They are ugly.
Like placing a band-aid over the bridge of Charlize Theron’s nose, they do detract from the overall natural beauty of the subject.
But it is a fashion that looks here to stay.
Nasal strips are now a fairly common sight on thoroughbred racehorses in Australia. They have been in use for more than a decade in the US but did take some considerable time to find acceptance in Australia. In fact these breathing aids have been in use across all disciplines (equestrian, harness racing, etc.) of horse competition with great acceptance for quite some time.
Neil Murray was at Mornington races yesterday and captured the racing action in his own inimitable style once again. When looking through his photographs these shots of two winners caught my eye. Primarily because the nasal strips are plain and simply ugly. There is colour and beauty in a set of blinkers, winkers or a nose roll - and the bridle always has an aesthetic and practical beauty - but those strips look very ordinary (maybe there is an opportunity for someone to brighten them up in some way).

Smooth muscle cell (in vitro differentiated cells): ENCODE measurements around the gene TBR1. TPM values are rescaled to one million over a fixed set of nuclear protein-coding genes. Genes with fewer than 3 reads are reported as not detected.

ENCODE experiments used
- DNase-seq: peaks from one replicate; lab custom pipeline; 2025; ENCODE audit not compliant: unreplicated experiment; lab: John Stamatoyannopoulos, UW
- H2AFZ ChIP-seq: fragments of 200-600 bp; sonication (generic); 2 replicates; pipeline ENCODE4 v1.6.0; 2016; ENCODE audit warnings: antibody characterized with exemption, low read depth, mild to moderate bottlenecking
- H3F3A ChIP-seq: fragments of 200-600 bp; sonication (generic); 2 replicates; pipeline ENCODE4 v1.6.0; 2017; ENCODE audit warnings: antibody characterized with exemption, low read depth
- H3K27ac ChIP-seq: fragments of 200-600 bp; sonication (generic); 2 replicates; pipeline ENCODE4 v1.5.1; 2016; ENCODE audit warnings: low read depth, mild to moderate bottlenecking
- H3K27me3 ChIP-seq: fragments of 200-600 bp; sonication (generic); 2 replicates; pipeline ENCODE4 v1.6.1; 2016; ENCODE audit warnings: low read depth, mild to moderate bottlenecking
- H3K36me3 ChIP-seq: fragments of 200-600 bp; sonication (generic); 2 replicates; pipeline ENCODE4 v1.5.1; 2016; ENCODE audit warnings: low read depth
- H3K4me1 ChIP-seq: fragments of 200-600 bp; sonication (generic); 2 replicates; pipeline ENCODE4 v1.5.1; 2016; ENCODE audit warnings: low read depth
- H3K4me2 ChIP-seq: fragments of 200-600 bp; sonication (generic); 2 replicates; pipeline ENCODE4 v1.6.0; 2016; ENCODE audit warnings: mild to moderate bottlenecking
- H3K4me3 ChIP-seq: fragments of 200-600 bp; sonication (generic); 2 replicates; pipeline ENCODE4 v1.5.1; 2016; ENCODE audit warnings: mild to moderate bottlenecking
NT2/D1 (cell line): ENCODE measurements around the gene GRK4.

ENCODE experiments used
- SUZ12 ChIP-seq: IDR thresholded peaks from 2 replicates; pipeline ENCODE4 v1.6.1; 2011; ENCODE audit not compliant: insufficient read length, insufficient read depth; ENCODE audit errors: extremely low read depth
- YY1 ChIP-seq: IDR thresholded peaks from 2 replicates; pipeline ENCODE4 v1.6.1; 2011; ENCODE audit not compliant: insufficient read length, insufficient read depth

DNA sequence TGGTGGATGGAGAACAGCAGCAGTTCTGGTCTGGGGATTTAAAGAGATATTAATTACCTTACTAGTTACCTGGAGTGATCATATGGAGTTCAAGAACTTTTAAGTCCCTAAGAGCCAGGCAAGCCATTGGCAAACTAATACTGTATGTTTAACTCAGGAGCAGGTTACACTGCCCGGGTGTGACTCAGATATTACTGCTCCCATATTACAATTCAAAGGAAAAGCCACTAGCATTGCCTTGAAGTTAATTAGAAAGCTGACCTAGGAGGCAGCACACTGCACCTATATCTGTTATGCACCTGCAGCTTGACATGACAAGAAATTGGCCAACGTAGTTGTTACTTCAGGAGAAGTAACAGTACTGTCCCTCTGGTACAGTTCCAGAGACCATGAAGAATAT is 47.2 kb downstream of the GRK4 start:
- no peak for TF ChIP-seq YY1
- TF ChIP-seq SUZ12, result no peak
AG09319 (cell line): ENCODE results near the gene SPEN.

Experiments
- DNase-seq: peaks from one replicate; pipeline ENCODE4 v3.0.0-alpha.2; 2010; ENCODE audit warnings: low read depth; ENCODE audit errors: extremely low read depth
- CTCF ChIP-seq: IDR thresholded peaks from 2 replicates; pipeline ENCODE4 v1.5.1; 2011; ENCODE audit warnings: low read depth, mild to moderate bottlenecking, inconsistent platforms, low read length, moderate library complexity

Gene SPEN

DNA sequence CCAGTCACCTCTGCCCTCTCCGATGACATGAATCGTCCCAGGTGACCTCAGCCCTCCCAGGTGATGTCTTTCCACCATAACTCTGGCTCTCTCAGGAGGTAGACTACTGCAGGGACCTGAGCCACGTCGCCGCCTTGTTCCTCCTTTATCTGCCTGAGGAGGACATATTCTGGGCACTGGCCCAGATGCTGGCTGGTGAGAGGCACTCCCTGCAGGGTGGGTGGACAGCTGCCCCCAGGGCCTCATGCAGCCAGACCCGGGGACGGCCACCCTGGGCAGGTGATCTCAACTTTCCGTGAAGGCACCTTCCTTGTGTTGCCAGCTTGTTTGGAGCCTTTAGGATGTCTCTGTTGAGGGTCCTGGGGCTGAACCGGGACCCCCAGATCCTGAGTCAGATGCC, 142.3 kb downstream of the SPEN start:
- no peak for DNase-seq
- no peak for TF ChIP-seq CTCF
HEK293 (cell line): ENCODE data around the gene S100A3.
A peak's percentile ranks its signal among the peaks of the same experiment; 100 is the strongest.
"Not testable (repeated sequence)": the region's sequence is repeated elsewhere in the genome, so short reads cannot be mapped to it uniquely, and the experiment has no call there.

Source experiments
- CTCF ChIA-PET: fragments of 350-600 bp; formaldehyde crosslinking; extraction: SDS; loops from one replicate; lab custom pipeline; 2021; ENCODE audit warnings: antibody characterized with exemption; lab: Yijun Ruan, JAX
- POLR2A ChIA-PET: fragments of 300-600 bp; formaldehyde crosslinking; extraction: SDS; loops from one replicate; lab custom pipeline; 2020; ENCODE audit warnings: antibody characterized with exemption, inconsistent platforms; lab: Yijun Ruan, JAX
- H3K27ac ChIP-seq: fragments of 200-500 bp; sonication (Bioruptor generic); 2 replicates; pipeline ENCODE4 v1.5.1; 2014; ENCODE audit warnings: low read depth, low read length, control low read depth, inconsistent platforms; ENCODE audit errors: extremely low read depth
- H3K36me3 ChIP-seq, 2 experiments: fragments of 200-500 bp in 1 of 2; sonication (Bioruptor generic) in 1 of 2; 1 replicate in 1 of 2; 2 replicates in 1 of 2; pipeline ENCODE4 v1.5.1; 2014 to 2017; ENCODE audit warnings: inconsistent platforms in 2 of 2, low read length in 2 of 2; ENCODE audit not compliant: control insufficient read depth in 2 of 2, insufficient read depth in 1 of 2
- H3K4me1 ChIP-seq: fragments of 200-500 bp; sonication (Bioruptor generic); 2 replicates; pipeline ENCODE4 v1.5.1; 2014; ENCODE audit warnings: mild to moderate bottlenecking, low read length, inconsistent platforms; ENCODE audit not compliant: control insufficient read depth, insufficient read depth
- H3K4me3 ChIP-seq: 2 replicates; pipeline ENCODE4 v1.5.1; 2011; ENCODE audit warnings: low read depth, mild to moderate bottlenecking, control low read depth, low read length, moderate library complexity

I have reproduced two of his photographs for you here. The first is Blue Vein (Fabian Alesci) winning race 4 - and secondly Schwarzer (Ben Knobell) winning race 5.
Even from their inception some racehorse trainers thought them nothing more than a cosmetic fix - a placebo. But many trainers now vouch for the benefits. And I have listed some of the research below:
During exercise when horses begin to breathe hard the soft tissues overlying the nasal passages are sucked in, reducing the airway diameter. This reduction in diameter causes greater resistance to airflow into the lungs. Nasal strips gently support the soft tissues over the nasal passages providing reduced airway resistance during exercise.
By reducing airway resistance during exercise, nasal strips help prevent fatigue related injuries, help protect the lungs from injury and bleeding and promote optimal athletic performance. - Flair Strips.
“ . . . In the field, nearly 400 horses that wore nasal strips were evaluated at the Calder Race Course in Florida in 1999-2000. It was observed that horses with the strip had a win percentage 3.4% higher than horses that did not wear a strip. Horses wearing a nasal strip had a 15% decrease in the interval to the next race (23 days) compared with the race-to-race interval before wearing a nasal strip (29 days).”